The core area wastewater treatment project board is confident the project will remain on track to be ready for testing midway through next year and operational by Dec. 31, 2020. (Photo via the Capital Regional District)

$775-million wastewater project on track to be completed on time, within new budget

Esquimalt Mayor Barb Desjardins praises public education aspect of project

The new sewage treatment project in Greater Victoria is on track to be completed by December 2020 and within the modified $775-million budget.

On Wednesday evening, the Capital Regional District’s (CRD) core area liquid waste management committee met to discuss monthly and quarterly updates on the wastewater treatment project.

Don Fairburn, chair of the core area wastewater treatment project board, emphasized the project remains on track to be ready for testing midway through next year and be operational by Dec. 31, 2020.

At a meeting in May, the CRD board approved a budget increase of $10 million after a staff report indicated the project could not be completed within the original $765-million budget. The provincial and federal governments are contributing $459 million – 60 per cent of the original budget – to the project through various funding agreements.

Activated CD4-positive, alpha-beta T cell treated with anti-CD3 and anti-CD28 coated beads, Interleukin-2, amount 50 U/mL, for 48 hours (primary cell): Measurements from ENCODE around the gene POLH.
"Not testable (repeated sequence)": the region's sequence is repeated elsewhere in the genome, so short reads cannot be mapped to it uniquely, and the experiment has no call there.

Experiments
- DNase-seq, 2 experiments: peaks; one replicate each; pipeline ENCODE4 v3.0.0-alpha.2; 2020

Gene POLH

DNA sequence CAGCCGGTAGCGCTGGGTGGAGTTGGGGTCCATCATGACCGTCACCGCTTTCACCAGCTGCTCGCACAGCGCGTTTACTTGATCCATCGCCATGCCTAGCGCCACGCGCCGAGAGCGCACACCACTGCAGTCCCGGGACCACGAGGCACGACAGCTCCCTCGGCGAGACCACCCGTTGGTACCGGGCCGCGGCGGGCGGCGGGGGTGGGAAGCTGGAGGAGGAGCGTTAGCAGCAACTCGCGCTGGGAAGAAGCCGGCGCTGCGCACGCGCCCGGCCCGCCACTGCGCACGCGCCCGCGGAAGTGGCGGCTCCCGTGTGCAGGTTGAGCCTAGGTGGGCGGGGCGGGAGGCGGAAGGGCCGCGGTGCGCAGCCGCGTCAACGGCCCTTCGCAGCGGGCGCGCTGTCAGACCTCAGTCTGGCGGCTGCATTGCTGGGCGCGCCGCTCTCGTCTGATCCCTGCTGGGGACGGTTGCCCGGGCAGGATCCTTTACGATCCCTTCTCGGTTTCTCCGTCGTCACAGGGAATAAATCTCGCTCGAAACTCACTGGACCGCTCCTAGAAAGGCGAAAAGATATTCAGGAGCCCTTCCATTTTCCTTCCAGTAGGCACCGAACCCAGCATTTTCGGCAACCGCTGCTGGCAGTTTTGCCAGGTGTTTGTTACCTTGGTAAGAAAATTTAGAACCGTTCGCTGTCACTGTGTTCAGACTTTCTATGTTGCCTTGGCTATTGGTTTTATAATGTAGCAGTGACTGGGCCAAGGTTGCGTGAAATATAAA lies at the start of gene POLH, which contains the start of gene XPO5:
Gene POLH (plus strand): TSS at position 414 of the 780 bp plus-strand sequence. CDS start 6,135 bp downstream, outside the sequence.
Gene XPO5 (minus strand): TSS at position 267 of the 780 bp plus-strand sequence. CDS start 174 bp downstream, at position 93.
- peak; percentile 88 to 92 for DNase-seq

The project board expects it will remain within the amended budget despite the fact that construction costs for the trent force main – an extension from the intersection of Chandler Avenue and St. Charles Street to the Clover Point pump station – remain undetermined.

READ ALSO: Wastewater treatment facility projected to be $10 million over budget

READ ALSO: Delays expected on Interurban Road due to wastewater treatment project in Saanich

This latest update is good news said Esquimalt Mayor Barb Desjardins, chair of the committee. Costs for the force main materials and contractors are expected to be known by the end of October, but she noted the project board is confident the costs have been factored into the amended budget. She referred to the project as “well-managed.”

Desjardins noted, in her opinion, one of the most important points brought up during Wednesday’s meeting was the public education aspect of the project. Residents whose homes are prone to flooding are being asked to have their pipes assessed by plumbers as sewage backups can raise costs and affect the environment, she explained.

This, she said, is a longstanding problem as pipes in Greater Victoria are getting older. In order to mitigate overflow issues, the CRD is asking outdated pipes on private properties be upgraded so that the new wastewater treatment project can be as efficient as possible.

An information booklet has been prepared by the CRD to help educate the public on the matter.


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